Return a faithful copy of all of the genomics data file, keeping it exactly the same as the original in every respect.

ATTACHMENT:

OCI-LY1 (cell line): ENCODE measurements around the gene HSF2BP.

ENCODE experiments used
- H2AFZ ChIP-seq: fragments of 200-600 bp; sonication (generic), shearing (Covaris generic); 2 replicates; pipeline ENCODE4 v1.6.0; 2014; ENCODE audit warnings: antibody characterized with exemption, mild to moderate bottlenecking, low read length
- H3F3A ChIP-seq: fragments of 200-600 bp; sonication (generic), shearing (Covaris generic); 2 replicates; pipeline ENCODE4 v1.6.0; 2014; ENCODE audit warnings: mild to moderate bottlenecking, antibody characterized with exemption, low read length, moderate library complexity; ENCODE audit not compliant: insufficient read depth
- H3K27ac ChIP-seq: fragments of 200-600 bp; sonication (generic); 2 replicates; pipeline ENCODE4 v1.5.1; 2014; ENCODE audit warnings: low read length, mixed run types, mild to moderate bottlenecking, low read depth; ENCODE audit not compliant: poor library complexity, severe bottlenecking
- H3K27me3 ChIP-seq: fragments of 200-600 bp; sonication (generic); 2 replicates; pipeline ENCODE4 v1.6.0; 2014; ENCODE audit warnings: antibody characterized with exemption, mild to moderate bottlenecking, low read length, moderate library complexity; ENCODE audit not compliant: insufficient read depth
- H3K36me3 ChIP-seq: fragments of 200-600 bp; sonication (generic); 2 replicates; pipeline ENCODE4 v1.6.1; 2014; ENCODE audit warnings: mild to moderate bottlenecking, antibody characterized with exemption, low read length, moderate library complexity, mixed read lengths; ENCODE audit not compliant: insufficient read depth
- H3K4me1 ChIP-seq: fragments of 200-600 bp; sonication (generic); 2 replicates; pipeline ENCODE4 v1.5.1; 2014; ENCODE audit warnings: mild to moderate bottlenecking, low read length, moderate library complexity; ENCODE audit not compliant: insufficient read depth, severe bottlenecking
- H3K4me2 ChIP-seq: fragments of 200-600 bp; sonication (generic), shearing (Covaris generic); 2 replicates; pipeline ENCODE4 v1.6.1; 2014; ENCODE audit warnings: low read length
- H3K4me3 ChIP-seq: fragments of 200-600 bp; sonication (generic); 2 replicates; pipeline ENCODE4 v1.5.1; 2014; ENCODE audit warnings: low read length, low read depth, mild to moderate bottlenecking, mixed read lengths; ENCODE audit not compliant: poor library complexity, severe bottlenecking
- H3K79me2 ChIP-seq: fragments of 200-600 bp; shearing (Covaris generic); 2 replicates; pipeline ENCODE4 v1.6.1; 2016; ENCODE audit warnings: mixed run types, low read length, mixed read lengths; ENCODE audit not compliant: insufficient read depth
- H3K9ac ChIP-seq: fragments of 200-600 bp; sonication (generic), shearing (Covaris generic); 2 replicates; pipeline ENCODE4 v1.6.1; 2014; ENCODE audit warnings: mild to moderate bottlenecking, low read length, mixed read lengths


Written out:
OCI-LY1 (cell line): ENCODE measurements around the gene HSF2BP.

ENCODE experiments used
- H2AFZ ChIP-seq: fragments of 200-600 bp; sonication (generic), shearing (Covaris generic); 2 replicates; pipeline ENCODE4 v1.6.0; 2014; ENCODE audit warnings: antibody characterized with exemption, mild to moderate bottlenecking, low read length
- H3F3A ChIP-seq: fragments of 200-600 bp; sonication (generic), shearing (Covaris generic); 2 replicates; pipeline ENCODE4 v1.6.0; 2014; ENCODE audit warnings: mild to moderate bottlenecking, antibody characterized with exemption, low read length, moderate library complexity; ENCODE audit not compliant: insufficient read depth
- H3K27ac ChIP-seq: fragments of 200-600 bp; sonication (generic); 2 replicates; pipeline ENCODE4 v1.5.1; 2014; ENCODE audit warnings: low read length, mixed run types, mild to moderate bottlenecking, low read depth; ENCODE audit not compliant: poor library complexity, severe bottlenecking
- H3K27me3 ChIP-seq: fragments of 200-600 bp; sonication (generic); 2 replicates; pipeline ENCODE4 v1.6.0; 2014; ENCODE audit warnings: antibody characterized with exemption, mild to moderate bottlenecking, low read length, moderate library complexity; ENCODE audit not compliant: insufficient read depth
- H3K36me3 ChIP-seq: fragments of 200-600 bp; sonication (generic); 2 replicates; pipeline ENCODE4 v1.6.1; 2014; ENCODE audit warnings: mild to moderate bottlenecking, antibody characterized with exemption, low read length, moderate library complexity, mixed read lengths; ENCODE audit not compliant: insufficient read depth
- H3K4me1 ChIP-seq: fragments of 200-600 bp; sonication (generic); 2 replicates; pipeline ENCODE4 v1.5.1; 2014; ENCODE audit warnings: mild to moderate bottlenecking, low read length, moderate library complexity; ENCODE audit not compliant: insufficient read depth, severe bottlenecking
- H3K4me2 ChIP-seq: fragments of 200-600 bp; sonication (generic), shearing (Covaris generic); 2 replicates; pipeline ENCODE4 v1.6.1; 2014; ENCODE audit warnings: low read length
- H3K4me3 ChIP-seq: fragments of 200-600 bp; sonication (generic); 2 replicates; pipeline ENCODE4 v1.5.1; 2014; ENCODE audit warnings: low read length, low read depth, mild to moderate bottlenecking, mixed read lengths; ENCODE audit not compliant: poor library complexity, severe bottlenecking
- H3K79me2 ChIP-seq: fragments of 200-600 bp; shearing (Covaris generic); 2 replicates; pipeline ENCODE4 v1.6.1; 2016; ENCODE audit warnings: mixed run types, low read length, mixed read lengths; ENCODE audit not compliant: insufficient read depth
- H3K9ac ChIP-seq: fragments of 200-600 bp; sonication (generic), shearing (Covaris generic); 2 replicates; pipeline ENCODE4 v1.6.1; 2014; ENCODE audit warnings: mild to moderate bottlenecking, low read length, mixed read lengths